Why trading is harder than you think: 5 traps you will definitely fall into
It took Alfred North Whitehead and Bertrand Russell 300 pages to prove 1+1=2. Even though it might not seem so, formally proving 1+1=2 from the first principles is not an easy matter. So, basic mathematics is surprisingly complex.
Why is day trading so hard—most traders would like to know the answer. This article will explore five biases that are part of this answer. At the end, you’ll also get a few recommendations on how to avoid these and other common mistakes.
1. Familiarity bias
One reason why trading is hard is familiarity or “home bias.” Basically, many traders tend to overestimate their knowledge about a certain topic and underestimate the need to do research.
You may think that you know enough about a certain company and its stock, which automatically gives you relevant expertise. But this is a trap. You may end up with an overconcentrated portfolio (one company, one sector, one country) or make a bad investment decision because you didn’t bother looking into it.
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2. Extrapolation bias
Extrapolation bias means taking existing trends and making an estimation for the future based on them alone. In other words, predicting the future through a few known facts.
Humans often believe that many events are bound to repeat themselves. This assumption can sometimes be true, but past performance shouldn’t be the only indicator for future performance. Markets go up and down, moving in cycles with different levels of intensity and duration.
If you bought at the wrong time based on a “good feeling,” for example, right before the burst of the Dotcom bubble in 1999, you would have to wait 11 years to recover your losses.
3. Anchoring trap
The anchoring trap occurs when people are too confident and rely too heavily on what they originally thought. For example, let’s say your perception of a stock was positive, and it turned out to be wrong. But because of anchoring bias, you may feel so invested—or “anchored”—in your original analysis that you refuse to back out of your position.
Once again, this way of thinking is useful in moderation. But financial markets can be famously unpredictable, so you must be willing to be flexible and admit when your preconceptions are wrong.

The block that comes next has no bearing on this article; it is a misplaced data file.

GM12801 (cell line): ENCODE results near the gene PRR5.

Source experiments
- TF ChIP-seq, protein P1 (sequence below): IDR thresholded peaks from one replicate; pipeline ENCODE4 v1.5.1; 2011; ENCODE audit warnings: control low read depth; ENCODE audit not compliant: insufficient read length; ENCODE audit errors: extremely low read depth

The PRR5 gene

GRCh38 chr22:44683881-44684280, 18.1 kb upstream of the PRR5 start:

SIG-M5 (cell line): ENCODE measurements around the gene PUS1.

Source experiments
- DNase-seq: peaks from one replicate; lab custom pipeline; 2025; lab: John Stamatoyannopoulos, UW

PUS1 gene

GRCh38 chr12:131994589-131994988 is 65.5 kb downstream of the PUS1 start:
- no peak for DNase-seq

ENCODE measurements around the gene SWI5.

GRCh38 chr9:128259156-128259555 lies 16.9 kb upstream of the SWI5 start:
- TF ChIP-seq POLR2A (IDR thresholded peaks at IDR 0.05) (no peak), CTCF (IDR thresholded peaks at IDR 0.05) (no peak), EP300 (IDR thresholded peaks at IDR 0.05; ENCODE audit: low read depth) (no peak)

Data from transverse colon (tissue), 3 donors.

4. Confirmation trap
When people draw a conclusion first and then seek out others who think the same, they are in the confirmation trap. The Internet is so vast that you’ll almost definitely find people whose views are consistent with what you already believe. This makes the trap so easy to fall into.
For example, let’s say you’ve opened a big position on a stock. If experts, analyses, and commentaries somehow differ from your thesis, you’ll discredit, filter, or simply overlook them. To avoid this trap, you need to look at different opinions and reconsider your decisions in light of new information.
5. Loss aversion
As the name suggests, this trap describes the tendency to go to great lengths to avoid a loss. Sometimes, it becomes even more important than getting returns. For example, some traders and investors will try harder to avoid losing $100 than they’ll to gain $100. As a result, it leads to panic selling during major sell-offs. They quickly turn their unrealized losses into real ones, often at the worst possible times.
If your portfolio is down, wait until you can take a calmer, more objective look. You may still end up selling, but at least it will be a rational decision.
How to avoid sabotaging your own success
If you still keep asking yourself “why is trading so hard,” you may have become the obstacle to your own success. It may be the case that your behaviors and thoughts are what make you sit on the sidelines.
- Recognize self-sabotaging habits. What causes and reinforces your negative behaviors? Try to look at your trading decisions from an outsider’s perspective.
- Make small, meaningful changes. Avoid trying to make grand, sweeping changes all at once. Start small to create larger transformations over time?
- Keep an open mind. Don’t be afraid to find yourself in situations when the market proves you wrong. When you let go of the desire to always be right, it’ll get easier to focus on what’s happening and adjust accordingly.
On the final note, feeling that trading isn’t easy is normal— because it’s true. But the journey should get more rewarding and smooth as you become more skilled and experienced. Make sure to keep your conscious and subconscious patterns of behavior in check, perhaps you’ll find yourself in some of these psychological traps.